Rewriting the Retail Rule Book

By Glenn Dyer | More Articles by Glenn Dyer

A feature of retailing’s performance in the pandemic is how a host of what appeared to be lumbering giants have moved quickly to reposition their offerings onto the online space.

While the likes of Walmart have been spending heavily for years to battle Amazon and other online giants, other US retailing names have been doing much better than expected.

In Australia we have seen something similar – Myer for example suffered a 13% slide in sales for the first half to $1.4 billion, but its online sales exploded, surging 71% to $287 million – that’s 21% of total sales, much higher than the industry average of between 10% and 11%. (That’s heading for half a billion dollars)

David Jones sales fell 8% for the half, but online sales jumped 55%. Stablemate Country Road Group saw sales fell 5.2% but online grew 52.5% in the half year.

Wesfarmers saw $2 billion in online sales for the December half across its businesses (Bunnings, Kmart, Officeworks, Target, plus Catch). Woolies saw online sales of $2.9 billion across its businesses, up 79%.

The likes of JB Hi Fi, Bapcor, Super Retail Group, Adairs, Accent Group, The Shaver Shop all saw another half of solid growth in online sales after the surge in the five four months of 2019-20 as the GFC hit hard and lockdown the economy.

But sales growth – both bricks and mortar and online will moderate this year from these very high levels and because of a higher comparative base from March onwards and from July to December.

In the US it’s a similar story – mighty Walmart still occupies the top spot.

Walmart’s revenue was up 6.7% for the 2020 year reaching $US559 billion, keeping its top ranking as the largest US retailer followed by Amazon which reported revenue of $US386 billion for its financial year.

Walmart’s USA division saw growth of 8.6% for the year. In fourth quarter the average value of each customer transaction was up 22%. In fourth quarter (November through January), Walmart’s US online sales were up 69% as compared to the industry where non-stores sales were up 23%.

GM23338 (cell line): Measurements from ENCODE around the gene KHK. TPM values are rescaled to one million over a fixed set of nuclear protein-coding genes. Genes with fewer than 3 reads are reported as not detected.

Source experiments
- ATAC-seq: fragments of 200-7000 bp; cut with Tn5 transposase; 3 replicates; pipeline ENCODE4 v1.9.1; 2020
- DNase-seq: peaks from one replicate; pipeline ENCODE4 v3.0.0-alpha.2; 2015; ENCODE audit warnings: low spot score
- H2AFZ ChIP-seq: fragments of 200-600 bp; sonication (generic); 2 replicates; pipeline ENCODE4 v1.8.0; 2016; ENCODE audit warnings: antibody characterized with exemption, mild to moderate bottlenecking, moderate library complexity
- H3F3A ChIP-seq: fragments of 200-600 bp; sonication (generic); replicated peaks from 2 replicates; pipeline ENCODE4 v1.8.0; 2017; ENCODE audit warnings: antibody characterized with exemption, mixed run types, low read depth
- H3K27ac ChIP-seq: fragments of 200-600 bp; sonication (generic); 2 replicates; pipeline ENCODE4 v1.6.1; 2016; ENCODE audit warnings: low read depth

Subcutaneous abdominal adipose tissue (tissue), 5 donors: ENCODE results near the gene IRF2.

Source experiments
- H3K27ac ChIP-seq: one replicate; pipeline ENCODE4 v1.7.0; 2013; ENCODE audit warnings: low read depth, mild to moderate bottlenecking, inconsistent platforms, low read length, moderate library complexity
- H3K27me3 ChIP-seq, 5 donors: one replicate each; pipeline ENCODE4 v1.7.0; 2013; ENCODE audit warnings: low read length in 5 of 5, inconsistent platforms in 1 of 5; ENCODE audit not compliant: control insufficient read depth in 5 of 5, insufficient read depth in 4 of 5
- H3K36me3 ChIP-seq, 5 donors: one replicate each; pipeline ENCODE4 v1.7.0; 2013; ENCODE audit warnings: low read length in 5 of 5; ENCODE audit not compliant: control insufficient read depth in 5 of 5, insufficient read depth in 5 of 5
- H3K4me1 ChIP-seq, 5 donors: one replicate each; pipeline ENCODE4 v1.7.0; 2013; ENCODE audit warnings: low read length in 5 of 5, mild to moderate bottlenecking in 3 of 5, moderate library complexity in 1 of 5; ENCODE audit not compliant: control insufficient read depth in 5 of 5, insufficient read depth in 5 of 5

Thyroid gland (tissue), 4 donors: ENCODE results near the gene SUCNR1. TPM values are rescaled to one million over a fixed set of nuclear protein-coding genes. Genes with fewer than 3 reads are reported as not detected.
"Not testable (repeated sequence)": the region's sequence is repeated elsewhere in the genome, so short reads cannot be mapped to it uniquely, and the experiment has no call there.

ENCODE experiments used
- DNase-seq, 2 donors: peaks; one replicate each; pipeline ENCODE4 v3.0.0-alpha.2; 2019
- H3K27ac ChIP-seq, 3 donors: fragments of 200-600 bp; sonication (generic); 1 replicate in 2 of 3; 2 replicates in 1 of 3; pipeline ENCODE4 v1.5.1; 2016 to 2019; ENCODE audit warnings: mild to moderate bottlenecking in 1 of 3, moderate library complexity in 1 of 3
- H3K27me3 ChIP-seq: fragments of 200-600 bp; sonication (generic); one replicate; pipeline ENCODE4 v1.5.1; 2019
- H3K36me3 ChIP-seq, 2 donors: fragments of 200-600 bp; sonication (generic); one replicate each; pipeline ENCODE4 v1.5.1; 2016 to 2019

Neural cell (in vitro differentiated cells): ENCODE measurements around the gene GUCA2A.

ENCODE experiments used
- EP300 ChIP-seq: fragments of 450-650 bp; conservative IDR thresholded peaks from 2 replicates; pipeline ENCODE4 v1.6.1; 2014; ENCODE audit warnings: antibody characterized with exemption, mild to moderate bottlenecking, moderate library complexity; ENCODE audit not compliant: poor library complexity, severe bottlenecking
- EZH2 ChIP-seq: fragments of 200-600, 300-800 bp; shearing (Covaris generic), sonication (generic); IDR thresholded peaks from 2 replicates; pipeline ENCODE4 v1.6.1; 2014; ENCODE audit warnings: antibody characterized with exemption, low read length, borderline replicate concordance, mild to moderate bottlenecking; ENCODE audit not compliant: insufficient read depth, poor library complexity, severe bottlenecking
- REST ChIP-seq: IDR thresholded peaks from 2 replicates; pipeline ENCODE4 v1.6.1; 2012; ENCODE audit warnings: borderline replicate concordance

But that rise of 69% was down on the 80% in the previous three months to the end of October.

Macy’s – America’s biggest department store chain – seems to have made online sales the priority – but that has come as considerable cost to its core bricks and mortar stores (which it continues to close)

Macy’s 4th quarter online sales (ended January 31), rose by 21% year-over-year, to $US3.0 billion, or for 44% of its total net sales. But its brick-and-mortar sales in the 4th quarter collapsed by 35% to $US3.8 billion, accounting for only 56% of Macy’s total sales.

At this rate, brick-and-mortar sales will be down to less than half of Macy’s total sales by the end of 2021 and more stores will have to close.

Nordstrom is the surviving upscale department store chain in the US (after Neiman Marcus went bust last year). This week Nordstrom reported better-than-expected revenue for the holiday quarter, aided by a rise in online and growth in its off-price business, Rack.

Overall sales at Nordstrom Rack fell 23% from a year earlier, but that was a bit better than previous quarter’s 32% slump. Digital sales of about $2 billion in the reported quarter accounted for 54% of the retailer’s total business.

Total revenue fell 19.7% to $US3.65 billion in the fourth quarter ended January 30. Same store sales fell more than 17% in the 4th quarter, thanks to lockdowns and the pandemic.

Much of the growth expected in 2021 will be driven by Macy’s digital business. The company now expects annual online sales to reach $10 billion within the next three years.

Target is the number 2 bricks and mortar retailer to Walmart. Its 4th quarter results this week saw a similar story.

The moves come as Target extended its sales streak through the holiday quarter and sales grew by more than $15 billion. That exceeded the company’s annual sales growth over the past 11 years combined.

Online sales last year surged by almost $US10 billion in the 2020 year.

Fourth-quarter profits soared 66% and sales jumped 21%. Sales at stores opened at least a year rose 6.9% compared with the same period last year. Online sales soared 118%. Customer traffic in stores rose 3.7%, and average dollars spent rose 15%. In the third quarter, same-store sales rose 10%, while online sales jumped a massive 155%.

Target picked up $9 billion in market share from rivals in fiscal 2020.

Big-box stores including Home Depot, Lowe’s and Walmart all had huge fourth quarters with Americans still consolidating shopping trips.

Kohl’s, a smaller department store chain saw a 10% slide in sales in the 4th quarter but a 30% increase in profits as its online sales company’s surged to account for 42% of net sales in the fourth quarter. (more than $US2.3 billion). Net sales declined 10% to $US5.88 billion in the 4th quarter

 

Glenn Dyer

About Glenn Dyer

Glenn Dyer has been a finance journalist and TV producer for more than 40 years. He has worked at Maxwell Newton Publications, Queensland Newspapers, AAP, The Australian Financial Review, The Nine Network and Crikey.

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